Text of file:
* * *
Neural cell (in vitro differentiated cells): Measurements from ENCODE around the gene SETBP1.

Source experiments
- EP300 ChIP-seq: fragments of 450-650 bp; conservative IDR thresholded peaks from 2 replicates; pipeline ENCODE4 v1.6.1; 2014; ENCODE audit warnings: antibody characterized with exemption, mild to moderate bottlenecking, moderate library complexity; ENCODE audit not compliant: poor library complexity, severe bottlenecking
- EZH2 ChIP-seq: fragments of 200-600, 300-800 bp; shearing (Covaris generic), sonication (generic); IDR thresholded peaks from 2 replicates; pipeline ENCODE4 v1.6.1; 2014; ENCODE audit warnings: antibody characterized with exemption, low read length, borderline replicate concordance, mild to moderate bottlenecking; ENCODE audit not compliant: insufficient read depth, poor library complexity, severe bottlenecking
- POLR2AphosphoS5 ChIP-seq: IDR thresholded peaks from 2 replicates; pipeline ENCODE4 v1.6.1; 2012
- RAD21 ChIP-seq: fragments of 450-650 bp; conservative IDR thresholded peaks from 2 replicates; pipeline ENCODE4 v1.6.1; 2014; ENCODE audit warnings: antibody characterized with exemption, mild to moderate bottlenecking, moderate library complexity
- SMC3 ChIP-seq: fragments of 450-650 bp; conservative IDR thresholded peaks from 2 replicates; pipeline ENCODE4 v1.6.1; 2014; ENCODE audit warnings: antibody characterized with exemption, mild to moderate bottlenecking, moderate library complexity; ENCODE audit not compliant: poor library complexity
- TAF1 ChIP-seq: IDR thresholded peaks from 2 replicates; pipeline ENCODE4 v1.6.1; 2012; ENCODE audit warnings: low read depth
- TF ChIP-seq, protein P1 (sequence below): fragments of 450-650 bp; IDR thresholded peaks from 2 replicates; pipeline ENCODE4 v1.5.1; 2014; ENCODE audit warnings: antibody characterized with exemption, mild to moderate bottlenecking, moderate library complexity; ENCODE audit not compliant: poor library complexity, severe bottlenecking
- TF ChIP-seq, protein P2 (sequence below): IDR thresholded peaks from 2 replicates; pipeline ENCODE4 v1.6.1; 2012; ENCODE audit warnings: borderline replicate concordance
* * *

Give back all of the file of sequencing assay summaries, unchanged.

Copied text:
Neural cell (in vitro differentiated cells): Measurements from ENCODE around the gene SETBP1.

Source experiments
- EP300 ChIP-seq: fragments of 450-650 bp; conservative IDR thresholded peaks from 2 replicates; pipeline ENCODE4 v1.6.1; 2014; ENCODE audit warnings: antibody characterized with exemption, mild to moderate bottlenecking, moderate library complexity; ENCODE audit not compliant: poor library complexity, severe bottlenecking
- EZH2 ChIP-seq: fragments of 200-600, 300-800 bp; shearing (Covaris generic), sonication (generic); IDR thresholded peaks from 2 replicates; pipeline ENCODE4 v1.6.1; 2014; ENCODE audit warnings: antibody characterized with exemption, low read length, borderline replicate concordance, mild to moderate bottlenecking; ENCODE audit not compliant: insufficient read depth, poor library complexity, severe bottlenecking
- POLR2AphosphoS5 ChIP-seq: IDR thresholded peaks from 2 replicates; pipeline ENCODE4 v1.6.1; 2012
- RAD21 ChIP-seq: fragments of 450-650 bp; conservative IDR thresholded peaks from 2 replicates; pipeline ENCODE4 v1.6.1; 2014; ENCODE audit warnings: antibody characterized with exemption, mild to moderate bottlenecking, moderate library complexity
- SMC3 ChIP-seq: fragments of 450-650 bp; conservative IDR thresholded peaks from 2 replicates; pipeline ENCODE4 v1.6.1; 2014; ENCODE audit warnings: antibody characterized with exemption, mild to moderate bottlenecking, moderate library complexity; ENCODE audit not compliant: poor library complexity
- TAF1 ChIP-seq: IDR thresholded peaks from 2 replicates; pipeline ENCODE4 v1.6.1; 2012; ENCODE audit warnings: low read depth
- TF ChIP-seq, protein P1 (sequence below): fragments of 450-650 bp; IDR thresholded peaks from 2 replicates; pipeline ENCODE4 v1.5.1; 2014; ENCODE audit warnings: antibody characterized with exemption, mild to moderate bottlenecking, moderate library complexity; ENCODE audit not compliant: poor library complexity, severe bottlenecking
- TF ChIP-seq, protein P2 (sequence below): IDR thresholded peaks from 2 replicates; pipeline ENCODE4 v1.6.1; 2012; ENCODE audit warnings: borderline replicate concordance